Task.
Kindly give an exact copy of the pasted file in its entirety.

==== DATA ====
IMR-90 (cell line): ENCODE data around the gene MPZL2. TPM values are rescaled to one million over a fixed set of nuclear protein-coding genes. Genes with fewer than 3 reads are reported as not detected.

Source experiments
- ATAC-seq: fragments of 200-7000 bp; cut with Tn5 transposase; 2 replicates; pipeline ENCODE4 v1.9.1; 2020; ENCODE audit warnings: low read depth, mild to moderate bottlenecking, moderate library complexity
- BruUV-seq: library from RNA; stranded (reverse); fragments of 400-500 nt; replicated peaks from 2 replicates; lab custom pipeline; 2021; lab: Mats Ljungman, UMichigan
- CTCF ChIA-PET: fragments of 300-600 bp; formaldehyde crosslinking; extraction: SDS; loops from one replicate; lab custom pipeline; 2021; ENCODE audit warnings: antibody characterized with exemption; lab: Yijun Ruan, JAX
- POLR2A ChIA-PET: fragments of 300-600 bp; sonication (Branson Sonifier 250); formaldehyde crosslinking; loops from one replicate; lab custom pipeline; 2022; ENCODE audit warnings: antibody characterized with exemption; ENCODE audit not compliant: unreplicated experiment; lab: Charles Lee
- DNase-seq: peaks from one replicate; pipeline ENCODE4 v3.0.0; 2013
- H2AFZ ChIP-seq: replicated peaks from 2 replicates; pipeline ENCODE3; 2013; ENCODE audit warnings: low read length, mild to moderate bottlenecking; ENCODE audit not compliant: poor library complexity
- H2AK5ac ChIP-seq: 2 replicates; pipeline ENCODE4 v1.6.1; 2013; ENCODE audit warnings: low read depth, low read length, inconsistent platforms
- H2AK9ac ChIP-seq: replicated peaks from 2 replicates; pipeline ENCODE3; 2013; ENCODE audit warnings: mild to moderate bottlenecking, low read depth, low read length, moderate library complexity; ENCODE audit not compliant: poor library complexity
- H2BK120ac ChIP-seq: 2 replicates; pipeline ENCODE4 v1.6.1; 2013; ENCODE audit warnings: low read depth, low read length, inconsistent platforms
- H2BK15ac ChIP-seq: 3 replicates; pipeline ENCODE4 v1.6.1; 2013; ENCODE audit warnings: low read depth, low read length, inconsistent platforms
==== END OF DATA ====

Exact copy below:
IMR-90 (cell line): ENCODE data around the gene MPZL2. TPM values are rescaled to one million over a fixed set of nuclear protein-coding genes. Genes with fewer than 3 reads are reported as not detected.

Source experiments
- ATAC-seq: fragments of 200-7000 bp; cut with Tn5 transposase; 2 replicates; pipeline ENCODE4 v1.9.1; 2020; ENCODE audit warnings: low read depth, mild to moderate bottlenecking, moderate library complexity
- BruUV-seq: library from RNA; stranded (reverse); fragments of 400-500 nt; replicated peaks from 2 replicates; lab custom pipeline; 2021; lab: Mats Ljungman, UMichigan
- CTCF ChIA-PET: fragments of 300-600 bp; formaldehyde crosslinking; extraction: SDS; loops from one replicate; lab custom pipeline; 2021; ENCODE audit warnings: antibody characterized with exemption; lab: Yijun Ruan, JAX
- POLR2A ChIA-PET: fragments of 300-600 bp; sonication (Branson Sonifier 250); formaldehyde crosslinking; loops from one replicate; lab custom pipeline; 2022; ENCODE audit warnings: antibody characterized with exemption; ENCODE audit not compliant: unreplicated experiment; lab: Charles Lee
- DNase-seq: peaks from one replicate; pipeline ENCODE4 v3.0.0; 2013
- H2AFZ ChIP-seq: replicated peaks from 2 replicates; pipeline ENCODE3; 2013; ENCODE audit warnings: low read length, mild to moderate bottlenecking; ENCODE audit not compliant: poor library complexity
- H2AK5ac ChIP-seq: 2 replicates; pipeline ENCODE4 v1.6.1; 2013; ENCODE audit warnings: low read depth, low read length, inconsistent platforms
- H2AK9ac ChIP-seq: replicated peaks from 2 replicates; pipeline ENCODE3; 2013; ENCODE audit warnings: mild to moderate bottlenecking, low read depth, low read length, moderate library complexity; ENCODE audit not compliant: poor library complexity
- H2BK120ac ChIP-seq: 2 replicates; pipeline ENCODE4 v1.6.1; 2013; ENCODE audit warnings: low read depth, low read length, inconsistent platforms
- H2BK15ac ChIP-seq: 3 replicates; pipeline ENCODE4 v1.6.1; 2013; ENCODE audit warnings: low read depth, low read length, inconsistent platforms